Another embodiment of a structure suitable for installation in a box before it is filled is illustrated in FIGS. 3, 4, 5 and 6. The device has a central cylinder with projecting hollow arms that contain CIPC-infused porous media, such as alumina, or other inorganic media, such as porous fibrous material. The device can be generally structured to fit upon the bottom of box before potatoes are introduced. The central cylinder can be positioned in the bottom box of a stack of boxes to be adjacent or over any storage air circulation vent. Such a device is advantageous in that it can be easily filled with infused porous media and is easy to install and to remove at the end of a season without any difficult clean-up.
 A decomposable film may be placed at the base of the central cylinder with a cap at its top end. This arrangement can provide a delayed release of vapor, if desired, and can direct air up through the cylinder and outward through the lateral arms and over and around the infused porous media to vent vapors through the media in the spider arms.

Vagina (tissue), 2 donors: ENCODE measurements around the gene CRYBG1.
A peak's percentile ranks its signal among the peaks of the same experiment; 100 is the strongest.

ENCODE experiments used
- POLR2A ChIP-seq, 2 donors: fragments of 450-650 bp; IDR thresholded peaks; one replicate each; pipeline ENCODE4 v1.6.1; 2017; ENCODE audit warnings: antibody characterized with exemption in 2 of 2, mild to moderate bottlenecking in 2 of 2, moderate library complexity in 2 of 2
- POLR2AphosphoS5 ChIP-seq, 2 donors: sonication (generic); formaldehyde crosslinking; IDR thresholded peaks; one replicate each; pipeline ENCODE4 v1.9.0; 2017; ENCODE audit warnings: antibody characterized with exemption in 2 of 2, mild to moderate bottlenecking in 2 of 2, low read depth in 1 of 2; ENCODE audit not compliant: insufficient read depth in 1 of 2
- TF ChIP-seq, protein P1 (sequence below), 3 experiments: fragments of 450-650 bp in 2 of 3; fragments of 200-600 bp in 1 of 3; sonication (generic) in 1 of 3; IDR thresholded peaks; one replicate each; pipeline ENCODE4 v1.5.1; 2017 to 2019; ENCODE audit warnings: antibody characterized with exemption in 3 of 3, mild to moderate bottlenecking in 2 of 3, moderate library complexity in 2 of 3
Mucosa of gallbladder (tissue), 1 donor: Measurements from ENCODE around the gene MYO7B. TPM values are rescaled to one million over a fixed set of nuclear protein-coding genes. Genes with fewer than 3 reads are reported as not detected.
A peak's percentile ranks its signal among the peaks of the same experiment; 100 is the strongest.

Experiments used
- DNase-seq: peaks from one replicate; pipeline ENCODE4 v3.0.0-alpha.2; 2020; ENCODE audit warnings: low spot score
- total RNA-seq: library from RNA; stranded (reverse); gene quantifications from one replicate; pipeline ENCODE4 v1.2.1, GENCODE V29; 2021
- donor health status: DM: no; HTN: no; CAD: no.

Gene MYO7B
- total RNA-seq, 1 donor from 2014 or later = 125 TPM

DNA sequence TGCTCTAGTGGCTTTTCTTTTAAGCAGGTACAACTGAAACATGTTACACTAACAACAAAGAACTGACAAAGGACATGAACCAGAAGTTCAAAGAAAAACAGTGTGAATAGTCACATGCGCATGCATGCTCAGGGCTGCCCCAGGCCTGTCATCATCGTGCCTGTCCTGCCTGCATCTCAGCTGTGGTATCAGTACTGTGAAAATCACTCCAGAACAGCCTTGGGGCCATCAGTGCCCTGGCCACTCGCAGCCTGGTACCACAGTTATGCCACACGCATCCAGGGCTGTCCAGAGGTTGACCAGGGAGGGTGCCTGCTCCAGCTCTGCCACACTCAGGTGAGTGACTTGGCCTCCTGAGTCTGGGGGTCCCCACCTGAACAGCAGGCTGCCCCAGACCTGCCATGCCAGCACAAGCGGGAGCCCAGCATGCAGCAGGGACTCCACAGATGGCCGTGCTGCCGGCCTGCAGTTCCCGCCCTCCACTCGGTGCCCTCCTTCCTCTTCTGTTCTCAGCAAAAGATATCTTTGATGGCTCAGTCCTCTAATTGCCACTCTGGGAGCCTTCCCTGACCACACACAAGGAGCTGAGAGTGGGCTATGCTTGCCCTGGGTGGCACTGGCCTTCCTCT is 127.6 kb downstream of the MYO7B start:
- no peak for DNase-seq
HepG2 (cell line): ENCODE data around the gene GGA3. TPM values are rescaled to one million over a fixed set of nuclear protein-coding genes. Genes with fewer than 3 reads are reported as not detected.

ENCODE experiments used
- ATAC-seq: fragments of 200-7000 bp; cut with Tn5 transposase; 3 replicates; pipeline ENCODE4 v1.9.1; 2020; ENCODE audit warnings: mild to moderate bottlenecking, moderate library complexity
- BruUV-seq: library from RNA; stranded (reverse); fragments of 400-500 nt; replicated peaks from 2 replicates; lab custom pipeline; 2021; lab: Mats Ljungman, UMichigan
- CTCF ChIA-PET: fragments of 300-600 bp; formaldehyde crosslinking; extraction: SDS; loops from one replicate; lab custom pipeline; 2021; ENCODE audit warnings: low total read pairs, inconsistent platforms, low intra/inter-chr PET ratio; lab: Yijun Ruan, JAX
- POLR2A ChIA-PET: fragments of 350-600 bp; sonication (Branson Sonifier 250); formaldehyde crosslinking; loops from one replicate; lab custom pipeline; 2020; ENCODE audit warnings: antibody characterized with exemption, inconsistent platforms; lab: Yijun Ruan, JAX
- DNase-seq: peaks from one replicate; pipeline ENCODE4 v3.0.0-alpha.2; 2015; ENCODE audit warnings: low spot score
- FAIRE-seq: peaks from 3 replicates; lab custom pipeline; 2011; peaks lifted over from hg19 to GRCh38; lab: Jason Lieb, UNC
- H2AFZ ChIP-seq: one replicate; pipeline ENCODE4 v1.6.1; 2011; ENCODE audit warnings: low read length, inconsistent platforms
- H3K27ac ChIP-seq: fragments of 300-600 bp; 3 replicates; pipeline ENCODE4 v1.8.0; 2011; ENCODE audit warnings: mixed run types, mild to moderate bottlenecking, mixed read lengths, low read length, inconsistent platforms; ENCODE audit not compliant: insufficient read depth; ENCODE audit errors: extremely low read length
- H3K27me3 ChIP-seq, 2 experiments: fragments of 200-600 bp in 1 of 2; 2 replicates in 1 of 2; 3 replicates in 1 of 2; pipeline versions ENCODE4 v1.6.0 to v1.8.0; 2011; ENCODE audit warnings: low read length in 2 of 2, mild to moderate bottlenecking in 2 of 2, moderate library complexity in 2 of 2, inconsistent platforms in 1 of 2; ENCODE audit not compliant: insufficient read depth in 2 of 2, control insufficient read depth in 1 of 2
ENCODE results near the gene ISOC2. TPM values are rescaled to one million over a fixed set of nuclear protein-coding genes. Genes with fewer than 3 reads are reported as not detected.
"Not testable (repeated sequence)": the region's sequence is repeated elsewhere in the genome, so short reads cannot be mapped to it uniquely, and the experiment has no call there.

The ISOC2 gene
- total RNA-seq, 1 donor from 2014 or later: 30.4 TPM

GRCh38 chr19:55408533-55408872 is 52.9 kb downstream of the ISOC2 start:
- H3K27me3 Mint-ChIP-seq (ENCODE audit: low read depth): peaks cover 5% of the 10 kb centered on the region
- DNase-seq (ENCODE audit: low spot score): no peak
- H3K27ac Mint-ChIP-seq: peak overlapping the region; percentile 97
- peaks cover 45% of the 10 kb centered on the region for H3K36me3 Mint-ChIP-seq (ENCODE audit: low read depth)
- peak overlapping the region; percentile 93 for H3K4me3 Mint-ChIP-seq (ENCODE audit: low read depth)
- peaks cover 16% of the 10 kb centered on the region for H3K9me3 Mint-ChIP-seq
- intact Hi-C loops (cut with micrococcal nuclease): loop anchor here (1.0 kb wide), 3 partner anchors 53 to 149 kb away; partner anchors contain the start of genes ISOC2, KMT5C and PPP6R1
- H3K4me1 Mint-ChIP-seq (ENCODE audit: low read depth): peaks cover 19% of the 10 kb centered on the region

FIGS. 7 and 8 illustrate another embodiment that includes a canister containing an infused porous media, such as media of a fibrous nature. The bottom of the canister can be open with venting ports in its side and lid. A removable or decomposable film may be used to seal the open bottom of the canister until sublimation of infused CIPC into the porous media is desired.
 The porous media may contain only CIPC or CIPC in conjunction with a solvent that is not harmful to stored potatoes or in a solvent having beneficial attributes for the stored potatoes. The solvents may include methanol, isopropyl alcohol, propylene glycol, nonanol and the like, as well as additional sprout-inhibiting chemical(s) such as 1,4 dimethyl naphthalene, carvone, and essential volatile oils such as clove oil, mint oil, and the like.
Patent applications by John M. Forsythe, Nampa, ID US
Patent applications in class Stabilizing or preserving agent or emulsifier other than organophosphatide
Patent applications in all subclasses Stabilizing or preserving agent or emulsifier other than organophosphatide